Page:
Participants will meet in closed, structured groups of 4 to 6 women for ten weekly, 2-hour group sessions. The intervention employs CBSM techniques interwoven with information in a supportive group format. The information portion of the intervention focuses on learning to cope with daily stressors, and learning about optimal use of social support. Group members and group leaders are used as role models for effective coping and the use of social support. The groups also encourage emotional expression and provide an opportunity to practice techniques learned in the group and experience social support. Avoidance coping is discouraged, and acceptance and reframing are instead encouraged as coping responses. Health behavior change, framed as a coping technique, will also be discussed using motivational interviewing techniques. Each week participants also experience a different relaxation technique. The goal of the CBSM intervention is thus to reduce distress through a variety of techniques.
Not Provided

*   Includes publications given by the data provider as well as publications identified by ClinicalTrials.gov Identifier (NCT Number) in Medline.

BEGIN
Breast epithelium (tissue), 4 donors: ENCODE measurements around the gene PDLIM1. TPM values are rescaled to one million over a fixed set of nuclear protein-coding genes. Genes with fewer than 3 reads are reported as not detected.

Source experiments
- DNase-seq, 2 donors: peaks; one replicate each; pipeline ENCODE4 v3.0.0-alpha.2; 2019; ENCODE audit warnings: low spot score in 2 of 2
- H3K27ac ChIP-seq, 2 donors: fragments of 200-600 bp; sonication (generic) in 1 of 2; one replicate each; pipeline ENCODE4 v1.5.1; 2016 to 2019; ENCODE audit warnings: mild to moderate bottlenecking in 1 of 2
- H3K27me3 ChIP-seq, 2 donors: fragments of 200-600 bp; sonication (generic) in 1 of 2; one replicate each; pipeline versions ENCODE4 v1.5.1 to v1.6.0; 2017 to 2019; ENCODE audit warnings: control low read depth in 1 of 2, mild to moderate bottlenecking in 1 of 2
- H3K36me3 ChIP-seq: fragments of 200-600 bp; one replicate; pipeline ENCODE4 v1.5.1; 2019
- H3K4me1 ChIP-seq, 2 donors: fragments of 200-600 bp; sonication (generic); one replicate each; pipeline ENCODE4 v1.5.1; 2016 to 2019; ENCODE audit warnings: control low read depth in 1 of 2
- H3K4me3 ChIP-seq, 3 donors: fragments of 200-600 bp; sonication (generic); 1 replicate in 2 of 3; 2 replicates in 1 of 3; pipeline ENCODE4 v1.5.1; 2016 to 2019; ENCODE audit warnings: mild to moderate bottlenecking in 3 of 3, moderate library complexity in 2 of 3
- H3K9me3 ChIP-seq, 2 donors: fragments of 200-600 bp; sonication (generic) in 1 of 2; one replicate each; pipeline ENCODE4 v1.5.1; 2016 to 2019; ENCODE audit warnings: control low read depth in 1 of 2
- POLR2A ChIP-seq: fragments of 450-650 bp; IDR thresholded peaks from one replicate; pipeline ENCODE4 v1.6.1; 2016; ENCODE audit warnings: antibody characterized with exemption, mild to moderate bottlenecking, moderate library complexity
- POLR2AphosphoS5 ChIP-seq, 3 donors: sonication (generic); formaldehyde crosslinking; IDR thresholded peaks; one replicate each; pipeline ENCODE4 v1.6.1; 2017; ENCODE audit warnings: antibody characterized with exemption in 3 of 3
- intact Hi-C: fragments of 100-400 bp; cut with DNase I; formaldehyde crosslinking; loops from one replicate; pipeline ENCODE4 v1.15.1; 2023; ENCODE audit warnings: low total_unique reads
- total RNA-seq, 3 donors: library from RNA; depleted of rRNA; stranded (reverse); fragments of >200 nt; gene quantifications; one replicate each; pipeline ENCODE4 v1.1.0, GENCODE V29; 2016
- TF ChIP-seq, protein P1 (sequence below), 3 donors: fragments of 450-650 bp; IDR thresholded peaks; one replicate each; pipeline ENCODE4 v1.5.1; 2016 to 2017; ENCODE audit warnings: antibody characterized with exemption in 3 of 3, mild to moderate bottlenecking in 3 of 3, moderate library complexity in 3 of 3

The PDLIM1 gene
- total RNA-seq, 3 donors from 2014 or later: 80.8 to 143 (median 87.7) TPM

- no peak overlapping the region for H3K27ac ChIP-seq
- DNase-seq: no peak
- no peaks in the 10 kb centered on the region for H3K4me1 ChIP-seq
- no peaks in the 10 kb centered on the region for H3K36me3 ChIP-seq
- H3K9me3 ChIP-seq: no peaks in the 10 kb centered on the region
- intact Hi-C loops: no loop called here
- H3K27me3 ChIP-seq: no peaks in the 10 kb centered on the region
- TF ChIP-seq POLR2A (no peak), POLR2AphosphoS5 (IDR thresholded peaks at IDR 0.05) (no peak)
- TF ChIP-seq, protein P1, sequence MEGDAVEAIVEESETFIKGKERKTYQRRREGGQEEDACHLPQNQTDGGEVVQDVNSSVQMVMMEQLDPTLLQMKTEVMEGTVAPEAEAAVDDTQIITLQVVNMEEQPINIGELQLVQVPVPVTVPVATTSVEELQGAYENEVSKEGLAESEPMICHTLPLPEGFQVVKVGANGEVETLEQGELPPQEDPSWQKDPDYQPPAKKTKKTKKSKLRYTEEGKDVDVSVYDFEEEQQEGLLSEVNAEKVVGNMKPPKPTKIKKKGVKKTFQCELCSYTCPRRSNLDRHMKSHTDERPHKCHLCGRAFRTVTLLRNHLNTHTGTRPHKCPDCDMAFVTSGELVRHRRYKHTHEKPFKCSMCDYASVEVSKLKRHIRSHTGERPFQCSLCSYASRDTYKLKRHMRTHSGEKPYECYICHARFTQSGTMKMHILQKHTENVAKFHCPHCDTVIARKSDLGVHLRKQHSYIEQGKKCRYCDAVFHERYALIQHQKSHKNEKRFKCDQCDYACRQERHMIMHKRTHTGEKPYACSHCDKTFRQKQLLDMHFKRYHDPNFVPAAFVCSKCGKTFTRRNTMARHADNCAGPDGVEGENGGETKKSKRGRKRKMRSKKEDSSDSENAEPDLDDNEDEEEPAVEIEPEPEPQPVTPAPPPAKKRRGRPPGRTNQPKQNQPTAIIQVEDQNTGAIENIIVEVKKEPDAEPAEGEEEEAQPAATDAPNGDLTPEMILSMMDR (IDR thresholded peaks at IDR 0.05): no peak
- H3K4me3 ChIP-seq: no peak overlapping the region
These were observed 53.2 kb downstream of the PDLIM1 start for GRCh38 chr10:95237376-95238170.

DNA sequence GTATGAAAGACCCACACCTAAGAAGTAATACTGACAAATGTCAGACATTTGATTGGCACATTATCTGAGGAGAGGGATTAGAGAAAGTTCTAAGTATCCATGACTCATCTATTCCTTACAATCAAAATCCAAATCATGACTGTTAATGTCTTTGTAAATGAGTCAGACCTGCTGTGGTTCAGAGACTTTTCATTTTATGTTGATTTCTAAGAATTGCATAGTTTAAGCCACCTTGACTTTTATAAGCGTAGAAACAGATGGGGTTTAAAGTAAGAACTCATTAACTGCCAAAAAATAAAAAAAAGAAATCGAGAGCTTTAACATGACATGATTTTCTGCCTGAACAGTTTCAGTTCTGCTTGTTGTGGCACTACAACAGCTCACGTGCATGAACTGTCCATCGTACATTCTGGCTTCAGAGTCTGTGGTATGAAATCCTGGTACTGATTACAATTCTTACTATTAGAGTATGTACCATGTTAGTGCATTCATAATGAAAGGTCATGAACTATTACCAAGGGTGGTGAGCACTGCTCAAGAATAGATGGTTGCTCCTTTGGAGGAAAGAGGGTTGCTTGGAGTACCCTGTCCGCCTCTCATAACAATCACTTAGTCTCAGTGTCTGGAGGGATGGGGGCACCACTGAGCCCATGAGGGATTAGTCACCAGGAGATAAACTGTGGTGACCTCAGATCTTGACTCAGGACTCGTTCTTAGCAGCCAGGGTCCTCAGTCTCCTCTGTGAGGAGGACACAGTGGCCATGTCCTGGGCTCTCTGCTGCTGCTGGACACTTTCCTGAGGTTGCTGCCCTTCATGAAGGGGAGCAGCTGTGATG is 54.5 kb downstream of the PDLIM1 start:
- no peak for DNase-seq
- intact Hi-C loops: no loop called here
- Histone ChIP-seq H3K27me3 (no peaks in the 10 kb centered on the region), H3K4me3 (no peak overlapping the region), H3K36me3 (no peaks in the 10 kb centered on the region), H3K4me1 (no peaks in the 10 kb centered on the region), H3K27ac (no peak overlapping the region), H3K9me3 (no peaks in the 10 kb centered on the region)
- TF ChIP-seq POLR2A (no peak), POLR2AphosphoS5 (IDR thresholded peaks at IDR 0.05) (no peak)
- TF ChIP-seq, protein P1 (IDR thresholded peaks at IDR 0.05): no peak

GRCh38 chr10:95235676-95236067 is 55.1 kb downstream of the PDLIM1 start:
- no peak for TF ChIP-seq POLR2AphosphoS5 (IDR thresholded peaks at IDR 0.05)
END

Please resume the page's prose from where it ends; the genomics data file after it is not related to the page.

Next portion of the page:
Completed
126
July 2010
June 2010   (final data collection date for primary outcome measure)

Inclusion Criteria:

  • Female, age 18-60 years
  • Family history of breast cancer
  • Fluent in English
  • Working phone
  • Working address
  • Plan to live in the area for one year

Exclusion Criteria:

  • Prior cancer diagnosis (except non-melanoma skin cancer)
  • Current major depressive episode
  • History of Bipolar Disorder or Schizophrenia
  • History of autoimmune disease
  • History of Hepatitis A or HA vaccination
  • Current infectious disease
  • Use of immune modulating drugs
Female
18 Years to 60 Years
Yes
Contact information is only displayed when the study is recruiting subjects
United States
 
NCT00121160
IRB-6003, NCI-K01-CA107085-01
Yes
Bonnie A. McGregor, PhD / Assistant Member, Fred Hutchinson Cancer Research Center
Fred Hutchinson Cancer Research Center
National Cancer Institute (NCI)
Principal Investigator: Bonnie A. McGregor, PhD Fred Hutchinson Cancer Research Center
Fred Hutchinson Cancer Research Center
March 2012

ICMJE     Data element required by the International Committee of Medical Journal Editors and the World Health Organization ICTRP